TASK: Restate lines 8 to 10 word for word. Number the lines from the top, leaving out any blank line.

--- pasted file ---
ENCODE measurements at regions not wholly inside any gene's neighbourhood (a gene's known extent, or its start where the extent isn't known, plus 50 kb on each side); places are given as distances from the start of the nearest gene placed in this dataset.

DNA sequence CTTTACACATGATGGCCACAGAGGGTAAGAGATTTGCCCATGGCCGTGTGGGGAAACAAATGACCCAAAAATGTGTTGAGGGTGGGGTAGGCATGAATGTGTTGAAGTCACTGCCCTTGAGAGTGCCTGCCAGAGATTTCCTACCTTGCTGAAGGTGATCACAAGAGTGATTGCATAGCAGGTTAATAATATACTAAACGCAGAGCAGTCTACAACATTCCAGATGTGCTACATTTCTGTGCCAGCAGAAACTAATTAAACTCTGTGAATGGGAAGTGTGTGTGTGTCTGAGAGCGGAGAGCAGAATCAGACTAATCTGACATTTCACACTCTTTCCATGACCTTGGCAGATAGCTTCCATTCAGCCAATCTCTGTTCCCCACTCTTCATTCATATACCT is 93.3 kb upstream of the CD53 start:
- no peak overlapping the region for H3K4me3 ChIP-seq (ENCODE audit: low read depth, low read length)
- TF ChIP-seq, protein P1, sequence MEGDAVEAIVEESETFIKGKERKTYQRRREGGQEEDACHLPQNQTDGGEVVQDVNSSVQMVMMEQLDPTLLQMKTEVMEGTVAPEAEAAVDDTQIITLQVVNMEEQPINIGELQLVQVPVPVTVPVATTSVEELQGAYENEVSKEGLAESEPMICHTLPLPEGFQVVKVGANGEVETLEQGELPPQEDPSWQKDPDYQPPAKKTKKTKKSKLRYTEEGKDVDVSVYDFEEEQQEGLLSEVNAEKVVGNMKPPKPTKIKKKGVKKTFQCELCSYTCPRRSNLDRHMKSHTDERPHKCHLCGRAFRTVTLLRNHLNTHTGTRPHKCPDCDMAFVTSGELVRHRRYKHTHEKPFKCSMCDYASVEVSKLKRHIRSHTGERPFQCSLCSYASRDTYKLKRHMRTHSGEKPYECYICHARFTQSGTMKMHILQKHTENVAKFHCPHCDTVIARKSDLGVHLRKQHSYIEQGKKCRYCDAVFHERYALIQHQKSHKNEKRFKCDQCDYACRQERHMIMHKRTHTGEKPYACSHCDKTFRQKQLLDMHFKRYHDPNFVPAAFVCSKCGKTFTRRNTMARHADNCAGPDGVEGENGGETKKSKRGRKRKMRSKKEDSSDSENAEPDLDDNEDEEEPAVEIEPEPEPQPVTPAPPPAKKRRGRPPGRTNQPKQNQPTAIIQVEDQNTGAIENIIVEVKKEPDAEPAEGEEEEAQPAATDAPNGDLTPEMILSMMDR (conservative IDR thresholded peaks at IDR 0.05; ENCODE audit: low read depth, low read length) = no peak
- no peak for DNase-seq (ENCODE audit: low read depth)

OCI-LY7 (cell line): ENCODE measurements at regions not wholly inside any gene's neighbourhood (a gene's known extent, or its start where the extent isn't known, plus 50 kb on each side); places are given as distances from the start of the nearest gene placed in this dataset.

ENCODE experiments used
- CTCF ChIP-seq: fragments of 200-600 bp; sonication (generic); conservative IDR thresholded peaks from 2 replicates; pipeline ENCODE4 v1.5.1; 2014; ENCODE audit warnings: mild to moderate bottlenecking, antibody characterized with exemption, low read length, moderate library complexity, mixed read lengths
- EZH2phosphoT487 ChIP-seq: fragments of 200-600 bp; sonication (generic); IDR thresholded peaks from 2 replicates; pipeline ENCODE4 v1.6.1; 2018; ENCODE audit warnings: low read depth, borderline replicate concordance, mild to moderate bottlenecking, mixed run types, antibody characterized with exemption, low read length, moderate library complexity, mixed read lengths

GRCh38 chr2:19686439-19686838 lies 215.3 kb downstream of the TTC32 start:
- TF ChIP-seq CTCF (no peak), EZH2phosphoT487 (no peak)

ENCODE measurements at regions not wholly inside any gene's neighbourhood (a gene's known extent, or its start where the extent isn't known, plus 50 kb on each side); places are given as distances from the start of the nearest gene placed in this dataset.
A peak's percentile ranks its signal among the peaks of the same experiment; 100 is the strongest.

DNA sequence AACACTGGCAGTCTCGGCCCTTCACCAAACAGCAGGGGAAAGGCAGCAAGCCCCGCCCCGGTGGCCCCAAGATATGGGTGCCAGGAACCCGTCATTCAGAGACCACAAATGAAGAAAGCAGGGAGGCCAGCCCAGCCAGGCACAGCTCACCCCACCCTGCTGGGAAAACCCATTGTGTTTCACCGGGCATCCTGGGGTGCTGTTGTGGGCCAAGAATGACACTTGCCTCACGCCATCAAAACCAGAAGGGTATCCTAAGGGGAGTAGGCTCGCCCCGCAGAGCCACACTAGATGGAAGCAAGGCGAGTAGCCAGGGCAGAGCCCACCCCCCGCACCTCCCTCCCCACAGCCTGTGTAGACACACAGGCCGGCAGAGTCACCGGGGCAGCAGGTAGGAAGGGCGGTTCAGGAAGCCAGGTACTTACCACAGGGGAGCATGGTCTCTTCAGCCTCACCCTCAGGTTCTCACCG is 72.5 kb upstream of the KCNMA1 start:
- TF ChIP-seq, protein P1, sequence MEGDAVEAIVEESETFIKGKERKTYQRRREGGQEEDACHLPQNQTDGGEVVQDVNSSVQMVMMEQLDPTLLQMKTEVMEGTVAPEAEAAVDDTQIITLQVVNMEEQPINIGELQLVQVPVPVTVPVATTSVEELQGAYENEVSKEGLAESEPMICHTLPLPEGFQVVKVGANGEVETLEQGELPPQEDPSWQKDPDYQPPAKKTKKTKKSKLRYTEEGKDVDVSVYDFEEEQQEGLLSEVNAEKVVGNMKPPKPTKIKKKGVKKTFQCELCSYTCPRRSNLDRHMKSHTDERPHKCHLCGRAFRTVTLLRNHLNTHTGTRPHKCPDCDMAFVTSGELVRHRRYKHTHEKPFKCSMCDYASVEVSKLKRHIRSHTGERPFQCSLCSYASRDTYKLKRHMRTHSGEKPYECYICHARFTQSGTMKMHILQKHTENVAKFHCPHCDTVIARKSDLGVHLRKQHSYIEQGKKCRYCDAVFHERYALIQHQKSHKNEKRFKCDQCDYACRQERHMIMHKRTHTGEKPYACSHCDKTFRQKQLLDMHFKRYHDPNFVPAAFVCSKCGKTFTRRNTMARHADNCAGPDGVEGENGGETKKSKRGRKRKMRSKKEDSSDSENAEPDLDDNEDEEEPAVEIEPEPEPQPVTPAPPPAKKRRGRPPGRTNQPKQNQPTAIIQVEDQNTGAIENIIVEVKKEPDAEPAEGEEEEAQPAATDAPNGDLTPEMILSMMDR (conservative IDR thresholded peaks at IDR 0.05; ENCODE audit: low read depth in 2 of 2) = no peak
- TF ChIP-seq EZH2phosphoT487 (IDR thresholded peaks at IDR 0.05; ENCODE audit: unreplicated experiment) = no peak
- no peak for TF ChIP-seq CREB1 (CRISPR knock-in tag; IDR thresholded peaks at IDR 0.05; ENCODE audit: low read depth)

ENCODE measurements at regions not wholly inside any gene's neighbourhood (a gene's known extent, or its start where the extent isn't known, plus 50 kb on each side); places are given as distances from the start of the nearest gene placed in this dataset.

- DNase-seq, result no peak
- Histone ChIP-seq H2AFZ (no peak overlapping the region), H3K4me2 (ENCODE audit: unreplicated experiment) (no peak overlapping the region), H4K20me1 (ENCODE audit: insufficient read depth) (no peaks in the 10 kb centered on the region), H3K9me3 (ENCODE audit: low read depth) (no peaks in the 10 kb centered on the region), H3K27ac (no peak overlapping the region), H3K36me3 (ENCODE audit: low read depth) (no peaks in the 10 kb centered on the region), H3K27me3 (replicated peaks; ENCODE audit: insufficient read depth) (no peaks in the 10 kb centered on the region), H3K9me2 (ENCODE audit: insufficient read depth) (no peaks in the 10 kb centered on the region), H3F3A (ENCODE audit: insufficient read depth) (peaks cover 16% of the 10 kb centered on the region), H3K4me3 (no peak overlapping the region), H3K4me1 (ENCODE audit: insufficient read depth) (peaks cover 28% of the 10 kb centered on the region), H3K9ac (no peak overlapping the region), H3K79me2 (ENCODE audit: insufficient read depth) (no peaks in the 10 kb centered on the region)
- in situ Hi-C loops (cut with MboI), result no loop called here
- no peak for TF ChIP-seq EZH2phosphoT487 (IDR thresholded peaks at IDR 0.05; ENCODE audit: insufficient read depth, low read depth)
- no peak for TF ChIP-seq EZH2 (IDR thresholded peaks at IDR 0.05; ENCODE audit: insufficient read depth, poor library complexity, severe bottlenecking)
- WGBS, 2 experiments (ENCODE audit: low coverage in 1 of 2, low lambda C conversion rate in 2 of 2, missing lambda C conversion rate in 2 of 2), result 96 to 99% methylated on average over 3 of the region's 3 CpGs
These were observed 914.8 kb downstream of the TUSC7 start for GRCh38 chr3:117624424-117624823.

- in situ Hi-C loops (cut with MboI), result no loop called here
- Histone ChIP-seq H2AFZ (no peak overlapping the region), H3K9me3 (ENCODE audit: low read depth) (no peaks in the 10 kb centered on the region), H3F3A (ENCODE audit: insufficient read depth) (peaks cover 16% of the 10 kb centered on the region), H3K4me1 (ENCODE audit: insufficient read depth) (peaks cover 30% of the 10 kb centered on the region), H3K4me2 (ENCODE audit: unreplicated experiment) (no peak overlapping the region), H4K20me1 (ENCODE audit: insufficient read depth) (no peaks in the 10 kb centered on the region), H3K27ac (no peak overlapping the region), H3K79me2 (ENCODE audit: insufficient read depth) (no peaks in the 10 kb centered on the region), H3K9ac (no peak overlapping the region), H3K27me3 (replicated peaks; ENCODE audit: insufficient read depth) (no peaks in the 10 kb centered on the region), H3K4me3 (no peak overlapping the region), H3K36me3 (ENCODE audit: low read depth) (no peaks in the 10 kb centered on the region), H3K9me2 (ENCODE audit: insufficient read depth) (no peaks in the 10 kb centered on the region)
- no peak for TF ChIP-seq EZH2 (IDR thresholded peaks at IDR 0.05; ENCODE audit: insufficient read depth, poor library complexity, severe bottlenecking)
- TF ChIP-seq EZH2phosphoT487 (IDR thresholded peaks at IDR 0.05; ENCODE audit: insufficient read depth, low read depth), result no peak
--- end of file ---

- CTCF ChIP-seq: fragments of 200-600 bp; sonication (generic); conservative IDR thresholded peaks from 2 replicates; pipeline ENCODE4 v1.5.1; 2014; ENCODE audit warnings: mild to moderate bottlenecking, antibody characterized with exemption, low read length, moderate library complexity, mixed read lengths
- EZH2phosphoT487 ChIP-seq: fragments of 200-600 bp; sonication (generic); IDR thresholded peaks from 2 replicates; pipeline ENCODE4 v1.6.1; 2018; ENCODE audit warnings: low read depth, borderline replicate concordance, mild to moderate bottlenecking, mixed run types, antibody characterized with exemption, low read length, moderate library complexity, mixed read lengths

GRCh38 chr2:19686439-19686838 lies 215.3 kb downstream of the TTC32 start: